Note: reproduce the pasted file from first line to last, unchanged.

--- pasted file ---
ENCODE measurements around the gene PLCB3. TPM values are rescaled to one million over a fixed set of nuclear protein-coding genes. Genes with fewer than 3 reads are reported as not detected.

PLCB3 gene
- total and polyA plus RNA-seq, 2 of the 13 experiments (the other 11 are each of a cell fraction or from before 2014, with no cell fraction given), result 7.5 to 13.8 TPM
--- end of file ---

ENCODE measurements around the gene PLCB3. TPM values are rescaled to one million over a fixed set of nuclear protein-coding genes. Genes with fewer than 3 reads are reported as not detected.

PLCB3 gene
- total and polyA plus RNA-seq, 2 of the 13 experiments (the other 11 are each of a cell fraction or from before 2014, with no cell fraction given), result 7.5 to 13.8 TPM